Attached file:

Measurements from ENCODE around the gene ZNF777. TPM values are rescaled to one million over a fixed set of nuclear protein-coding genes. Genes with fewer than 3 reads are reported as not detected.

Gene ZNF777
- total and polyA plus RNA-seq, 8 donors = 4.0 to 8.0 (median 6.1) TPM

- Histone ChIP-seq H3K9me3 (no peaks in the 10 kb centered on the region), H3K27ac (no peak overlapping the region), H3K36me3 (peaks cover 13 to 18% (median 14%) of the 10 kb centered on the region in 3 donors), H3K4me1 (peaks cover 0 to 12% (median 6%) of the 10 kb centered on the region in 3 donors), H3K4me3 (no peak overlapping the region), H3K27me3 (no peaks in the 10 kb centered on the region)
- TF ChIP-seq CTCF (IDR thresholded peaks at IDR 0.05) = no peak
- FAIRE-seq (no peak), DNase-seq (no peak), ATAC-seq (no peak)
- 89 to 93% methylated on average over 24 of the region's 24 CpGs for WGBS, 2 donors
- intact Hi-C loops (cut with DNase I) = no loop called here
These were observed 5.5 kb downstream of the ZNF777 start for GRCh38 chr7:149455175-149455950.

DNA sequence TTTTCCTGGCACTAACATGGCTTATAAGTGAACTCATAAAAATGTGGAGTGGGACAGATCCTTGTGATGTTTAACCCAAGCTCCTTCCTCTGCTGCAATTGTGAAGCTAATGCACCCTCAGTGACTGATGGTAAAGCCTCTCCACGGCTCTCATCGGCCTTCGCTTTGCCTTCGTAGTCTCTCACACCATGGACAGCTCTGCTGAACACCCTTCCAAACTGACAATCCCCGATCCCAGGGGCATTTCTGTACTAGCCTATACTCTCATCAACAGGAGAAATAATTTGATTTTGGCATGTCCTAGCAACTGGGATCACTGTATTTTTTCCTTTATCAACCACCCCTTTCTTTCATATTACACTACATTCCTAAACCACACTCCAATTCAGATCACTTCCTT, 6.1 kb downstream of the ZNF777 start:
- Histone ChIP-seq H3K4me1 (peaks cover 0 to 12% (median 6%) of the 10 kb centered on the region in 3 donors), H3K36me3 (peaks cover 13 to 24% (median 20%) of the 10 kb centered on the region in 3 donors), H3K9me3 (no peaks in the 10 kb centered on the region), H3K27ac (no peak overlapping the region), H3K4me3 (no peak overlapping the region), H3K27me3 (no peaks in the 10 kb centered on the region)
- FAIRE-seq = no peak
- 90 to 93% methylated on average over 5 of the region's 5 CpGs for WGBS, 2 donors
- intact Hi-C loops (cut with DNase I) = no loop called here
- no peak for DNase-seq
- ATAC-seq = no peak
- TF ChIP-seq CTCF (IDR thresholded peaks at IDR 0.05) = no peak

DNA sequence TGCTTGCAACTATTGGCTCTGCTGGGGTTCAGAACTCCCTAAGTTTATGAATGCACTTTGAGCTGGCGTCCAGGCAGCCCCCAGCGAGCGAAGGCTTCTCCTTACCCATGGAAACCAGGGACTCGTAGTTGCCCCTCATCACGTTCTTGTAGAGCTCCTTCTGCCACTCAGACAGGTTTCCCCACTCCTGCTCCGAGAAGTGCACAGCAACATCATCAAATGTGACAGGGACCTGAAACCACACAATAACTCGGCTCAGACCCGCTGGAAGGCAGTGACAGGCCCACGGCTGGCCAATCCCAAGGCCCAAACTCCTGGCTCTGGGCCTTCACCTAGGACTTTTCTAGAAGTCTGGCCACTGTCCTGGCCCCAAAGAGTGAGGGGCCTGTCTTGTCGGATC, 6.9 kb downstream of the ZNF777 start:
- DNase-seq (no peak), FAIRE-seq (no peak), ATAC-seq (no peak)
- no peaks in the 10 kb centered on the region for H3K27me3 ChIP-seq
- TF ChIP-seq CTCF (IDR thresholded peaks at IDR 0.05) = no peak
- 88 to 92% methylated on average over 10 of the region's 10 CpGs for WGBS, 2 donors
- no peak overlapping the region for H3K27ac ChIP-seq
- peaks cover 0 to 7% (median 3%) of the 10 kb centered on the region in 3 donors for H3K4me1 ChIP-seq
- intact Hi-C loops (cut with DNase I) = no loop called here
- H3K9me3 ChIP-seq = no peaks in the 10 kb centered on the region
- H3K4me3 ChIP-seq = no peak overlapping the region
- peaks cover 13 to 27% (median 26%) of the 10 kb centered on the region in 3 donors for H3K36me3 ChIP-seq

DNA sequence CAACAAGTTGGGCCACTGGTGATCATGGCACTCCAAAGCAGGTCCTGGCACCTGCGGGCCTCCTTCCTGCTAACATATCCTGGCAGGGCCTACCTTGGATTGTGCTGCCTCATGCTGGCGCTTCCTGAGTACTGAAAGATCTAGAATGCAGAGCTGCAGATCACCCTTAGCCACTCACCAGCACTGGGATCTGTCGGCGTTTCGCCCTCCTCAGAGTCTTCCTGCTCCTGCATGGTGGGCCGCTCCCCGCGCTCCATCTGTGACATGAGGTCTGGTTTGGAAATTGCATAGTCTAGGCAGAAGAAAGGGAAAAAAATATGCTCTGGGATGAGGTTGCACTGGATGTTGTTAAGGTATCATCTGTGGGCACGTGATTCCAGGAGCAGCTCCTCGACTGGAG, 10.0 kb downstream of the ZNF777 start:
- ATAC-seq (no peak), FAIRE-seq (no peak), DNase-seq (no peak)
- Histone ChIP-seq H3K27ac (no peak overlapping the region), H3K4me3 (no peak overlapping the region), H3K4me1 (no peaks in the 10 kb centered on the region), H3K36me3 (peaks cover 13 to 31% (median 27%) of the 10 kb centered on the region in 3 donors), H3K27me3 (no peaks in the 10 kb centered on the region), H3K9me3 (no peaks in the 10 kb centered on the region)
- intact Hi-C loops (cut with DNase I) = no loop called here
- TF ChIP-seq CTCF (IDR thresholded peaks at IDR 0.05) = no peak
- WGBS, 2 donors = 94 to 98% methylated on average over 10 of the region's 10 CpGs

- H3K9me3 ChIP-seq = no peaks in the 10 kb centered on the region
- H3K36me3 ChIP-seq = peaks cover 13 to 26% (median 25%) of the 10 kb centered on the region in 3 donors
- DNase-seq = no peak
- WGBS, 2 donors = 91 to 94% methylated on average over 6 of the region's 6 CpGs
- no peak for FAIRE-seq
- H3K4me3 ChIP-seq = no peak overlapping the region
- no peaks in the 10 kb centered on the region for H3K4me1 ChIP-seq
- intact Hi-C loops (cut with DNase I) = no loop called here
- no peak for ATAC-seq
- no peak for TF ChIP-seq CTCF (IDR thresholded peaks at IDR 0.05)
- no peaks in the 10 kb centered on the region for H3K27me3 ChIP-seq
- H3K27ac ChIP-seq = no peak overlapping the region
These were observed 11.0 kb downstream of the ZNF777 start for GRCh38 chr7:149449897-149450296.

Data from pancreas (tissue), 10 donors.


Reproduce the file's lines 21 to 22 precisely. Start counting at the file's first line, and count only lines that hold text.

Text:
- TF ChIP-seq CTCF (IDR thresholded peaks at IDR 0.05) = no peak
- 88 to 92% methylated on average over 10 of the region's 10 CpGs for WGBS, 2 donors